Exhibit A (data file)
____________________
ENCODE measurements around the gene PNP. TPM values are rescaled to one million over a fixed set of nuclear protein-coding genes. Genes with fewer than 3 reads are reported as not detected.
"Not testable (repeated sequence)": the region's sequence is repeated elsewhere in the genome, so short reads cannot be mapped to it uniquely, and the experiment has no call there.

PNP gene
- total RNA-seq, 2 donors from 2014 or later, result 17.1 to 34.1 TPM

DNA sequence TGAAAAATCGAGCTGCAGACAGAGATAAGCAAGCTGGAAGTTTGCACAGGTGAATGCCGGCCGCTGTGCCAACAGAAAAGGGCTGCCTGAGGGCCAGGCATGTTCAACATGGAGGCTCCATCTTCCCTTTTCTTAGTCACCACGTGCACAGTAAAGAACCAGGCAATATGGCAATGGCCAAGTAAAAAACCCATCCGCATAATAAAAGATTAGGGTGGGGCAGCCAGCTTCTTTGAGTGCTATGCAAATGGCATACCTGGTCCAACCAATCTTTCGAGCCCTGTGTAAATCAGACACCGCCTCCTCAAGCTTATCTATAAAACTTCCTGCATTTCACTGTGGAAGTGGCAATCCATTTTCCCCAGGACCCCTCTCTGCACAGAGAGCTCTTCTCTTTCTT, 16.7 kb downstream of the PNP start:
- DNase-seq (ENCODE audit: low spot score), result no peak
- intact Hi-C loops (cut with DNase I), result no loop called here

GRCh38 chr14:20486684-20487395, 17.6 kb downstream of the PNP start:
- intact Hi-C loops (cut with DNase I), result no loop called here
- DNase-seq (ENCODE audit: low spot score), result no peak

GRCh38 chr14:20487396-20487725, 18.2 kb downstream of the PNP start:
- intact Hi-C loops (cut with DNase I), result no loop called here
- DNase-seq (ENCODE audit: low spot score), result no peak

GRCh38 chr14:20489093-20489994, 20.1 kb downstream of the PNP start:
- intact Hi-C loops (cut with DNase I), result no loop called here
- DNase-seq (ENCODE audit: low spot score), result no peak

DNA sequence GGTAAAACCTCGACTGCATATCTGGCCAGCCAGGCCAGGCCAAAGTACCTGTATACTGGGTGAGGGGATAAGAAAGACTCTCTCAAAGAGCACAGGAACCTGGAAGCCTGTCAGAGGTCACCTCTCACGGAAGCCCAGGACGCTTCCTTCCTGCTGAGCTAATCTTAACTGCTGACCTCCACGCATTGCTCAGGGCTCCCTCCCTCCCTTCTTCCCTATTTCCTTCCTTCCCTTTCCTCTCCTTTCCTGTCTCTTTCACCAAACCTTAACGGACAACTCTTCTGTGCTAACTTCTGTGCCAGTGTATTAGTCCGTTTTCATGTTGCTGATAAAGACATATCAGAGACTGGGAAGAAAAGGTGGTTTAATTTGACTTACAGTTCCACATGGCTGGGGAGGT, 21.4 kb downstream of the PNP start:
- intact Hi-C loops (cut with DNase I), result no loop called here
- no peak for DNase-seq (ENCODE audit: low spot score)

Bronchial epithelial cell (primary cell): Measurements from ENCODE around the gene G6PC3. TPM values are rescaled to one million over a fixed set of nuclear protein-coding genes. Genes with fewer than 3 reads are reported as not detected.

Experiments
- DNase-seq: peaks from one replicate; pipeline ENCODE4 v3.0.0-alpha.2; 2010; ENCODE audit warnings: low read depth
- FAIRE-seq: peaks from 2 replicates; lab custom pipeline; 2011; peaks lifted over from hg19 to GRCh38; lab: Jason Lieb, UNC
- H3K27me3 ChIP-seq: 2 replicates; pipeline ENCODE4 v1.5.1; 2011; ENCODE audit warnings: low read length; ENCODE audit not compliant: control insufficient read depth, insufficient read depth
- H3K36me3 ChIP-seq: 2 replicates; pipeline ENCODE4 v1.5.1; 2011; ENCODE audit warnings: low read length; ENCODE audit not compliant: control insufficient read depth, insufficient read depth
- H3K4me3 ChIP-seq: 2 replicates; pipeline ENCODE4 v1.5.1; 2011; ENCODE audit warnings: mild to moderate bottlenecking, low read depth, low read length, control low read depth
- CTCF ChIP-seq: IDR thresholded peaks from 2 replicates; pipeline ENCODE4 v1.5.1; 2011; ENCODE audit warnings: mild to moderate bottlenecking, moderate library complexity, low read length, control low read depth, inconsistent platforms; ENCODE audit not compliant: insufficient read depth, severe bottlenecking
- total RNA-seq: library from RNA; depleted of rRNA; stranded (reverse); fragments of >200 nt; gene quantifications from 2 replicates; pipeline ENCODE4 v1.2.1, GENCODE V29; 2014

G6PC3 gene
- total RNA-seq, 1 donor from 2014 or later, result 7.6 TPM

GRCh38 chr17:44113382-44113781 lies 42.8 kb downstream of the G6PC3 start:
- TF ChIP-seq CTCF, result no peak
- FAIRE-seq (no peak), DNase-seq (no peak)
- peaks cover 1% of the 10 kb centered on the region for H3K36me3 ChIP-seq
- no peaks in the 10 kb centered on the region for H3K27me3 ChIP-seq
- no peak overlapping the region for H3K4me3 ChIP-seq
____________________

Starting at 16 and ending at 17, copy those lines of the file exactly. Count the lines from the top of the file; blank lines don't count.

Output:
- DNase-seq (ENCODE audit: low spot score), result no peak

DNA sequence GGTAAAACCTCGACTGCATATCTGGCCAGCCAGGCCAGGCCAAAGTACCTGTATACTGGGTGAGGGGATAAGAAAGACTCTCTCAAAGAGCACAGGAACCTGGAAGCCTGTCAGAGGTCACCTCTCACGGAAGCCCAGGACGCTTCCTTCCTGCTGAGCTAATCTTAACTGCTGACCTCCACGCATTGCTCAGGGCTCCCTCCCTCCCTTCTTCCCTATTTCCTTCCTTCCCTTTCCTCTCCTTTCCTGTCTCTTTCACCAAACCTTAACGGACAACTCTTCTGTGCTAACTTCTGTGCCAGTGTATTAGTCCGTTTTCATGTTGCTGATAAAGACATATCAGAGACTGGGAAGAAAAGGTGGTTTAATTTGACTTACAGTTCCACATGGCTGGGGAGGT, 21.4 kb downstream of the PNP start: